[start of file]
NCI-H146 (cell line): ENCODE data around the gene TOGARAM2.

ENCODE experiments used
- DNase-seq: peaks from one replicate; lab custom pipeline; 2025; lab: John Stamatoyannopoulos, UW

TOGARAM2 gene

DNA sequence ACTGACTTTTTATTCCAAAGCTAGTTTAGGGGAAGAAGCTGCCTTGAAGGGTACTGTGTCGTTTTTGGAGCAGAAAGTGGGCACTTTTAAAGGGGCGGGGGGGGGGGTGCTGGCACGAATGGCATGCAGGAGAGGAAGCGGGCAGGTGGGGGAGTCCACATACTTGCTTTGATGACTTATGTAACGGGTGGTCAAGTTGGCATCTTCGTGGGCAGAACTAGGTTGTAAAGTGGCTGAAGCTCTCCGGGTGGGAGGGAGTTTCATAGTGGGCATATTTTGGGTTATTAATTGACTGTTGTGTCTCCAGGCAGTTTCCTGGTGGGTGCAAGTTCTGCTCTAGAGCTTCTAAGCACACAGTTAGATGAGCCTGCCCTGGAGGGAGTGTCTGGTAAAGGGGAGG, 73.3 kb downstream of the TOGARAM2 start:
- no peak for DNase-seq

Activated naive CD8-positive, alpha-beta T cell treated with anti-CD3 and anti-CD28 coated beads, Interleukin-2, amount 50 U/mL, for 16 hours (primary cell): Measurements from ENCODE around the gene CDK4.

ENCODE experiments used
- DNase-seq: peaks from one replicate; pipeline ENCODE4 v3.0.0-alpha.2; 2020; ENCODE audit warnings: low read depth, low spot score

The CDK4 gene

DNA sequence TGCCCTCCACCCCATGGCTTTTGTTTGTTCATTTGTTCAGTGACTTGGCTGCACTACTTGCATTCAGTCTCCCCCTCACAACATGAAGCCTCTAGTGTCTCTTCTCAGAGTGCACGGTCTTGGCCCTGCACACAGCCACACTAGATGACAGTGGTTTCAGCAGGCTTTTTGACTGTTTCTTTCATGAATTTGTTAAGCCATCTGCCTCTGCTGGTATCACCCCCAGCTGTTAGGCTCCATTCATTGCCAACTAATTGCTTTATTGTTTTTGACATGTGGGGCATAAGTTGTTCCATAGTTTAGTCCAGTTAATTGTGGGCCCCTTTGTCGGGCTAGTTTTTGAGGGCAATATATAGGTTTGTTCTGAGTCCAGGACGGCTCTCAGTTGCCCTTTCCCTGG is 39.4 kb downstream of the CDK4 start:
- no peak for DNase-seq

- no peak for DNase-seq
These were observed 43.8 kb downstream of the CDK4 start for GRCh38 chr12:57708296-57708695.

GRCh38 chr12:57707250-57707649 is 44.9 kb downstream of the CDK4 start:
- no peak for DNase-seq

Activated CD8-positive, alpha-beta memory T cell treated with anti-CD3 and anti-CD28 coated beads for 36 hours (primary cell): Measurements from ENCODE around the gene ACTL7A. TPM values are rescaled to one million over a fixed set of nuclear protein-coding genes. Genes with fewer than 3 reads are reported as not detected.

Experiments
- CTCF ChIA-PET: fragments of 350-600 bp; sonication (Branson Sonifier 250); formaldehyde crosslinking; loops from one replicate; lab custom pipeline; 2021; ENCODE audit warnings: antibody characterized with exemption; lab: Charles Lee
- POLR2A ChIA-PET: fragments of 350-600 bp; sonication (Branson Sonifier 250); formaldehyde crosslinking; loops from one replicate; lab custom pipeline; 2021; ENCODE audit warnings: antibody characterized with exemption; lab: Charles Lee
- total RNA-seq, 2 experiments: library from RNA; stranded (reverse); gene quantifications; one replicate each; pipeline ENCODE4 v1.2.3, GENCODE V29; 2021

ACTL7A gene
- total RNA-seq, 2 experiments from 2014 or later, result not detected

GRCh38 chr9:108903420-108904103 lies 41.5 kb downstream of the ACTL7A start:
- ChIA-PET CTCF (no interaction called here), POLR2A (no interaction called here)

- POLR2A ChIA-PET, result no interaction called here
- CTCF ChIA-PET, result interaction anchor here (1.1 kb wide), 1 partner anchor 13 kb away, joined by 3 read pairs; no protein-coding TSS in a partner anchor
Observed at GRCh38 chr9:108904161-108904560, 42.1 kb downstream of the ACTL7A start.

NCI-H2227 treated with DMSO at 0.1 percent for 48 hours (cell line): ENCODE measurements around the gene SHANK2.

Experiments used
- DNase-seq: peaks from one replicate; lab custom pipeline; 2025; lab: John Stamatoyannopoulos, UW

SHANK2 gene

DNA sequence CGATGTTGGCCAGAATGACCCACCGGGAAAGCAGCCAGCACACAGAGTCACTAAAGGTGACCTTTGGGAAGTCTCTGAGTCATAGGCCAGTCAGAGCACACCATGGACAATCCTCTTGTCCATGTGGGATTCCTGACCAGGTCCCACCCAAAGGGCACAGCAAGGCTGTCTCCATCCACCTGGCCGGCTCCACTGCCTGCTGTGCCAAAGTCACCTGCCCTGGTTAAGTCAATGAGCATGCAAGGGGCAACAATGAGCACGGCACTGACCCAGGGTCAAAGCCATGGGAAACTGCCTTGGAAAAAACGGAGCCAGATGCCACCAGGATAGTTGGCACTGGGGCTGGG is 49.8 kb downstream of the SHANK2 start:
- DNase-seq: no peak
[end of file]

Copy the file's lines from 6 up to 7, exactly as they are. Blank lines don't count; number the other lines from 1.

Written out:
- no peak for DNase-seq

Activated naive CD8-positive, alpha-beta T cell treated with anti-CD3 and anti-CD28 coated beads, Interleukin-2, amount 50 U/mL, for 16 hours (primary cell): Measurements from ENCODE around the gene CDK4.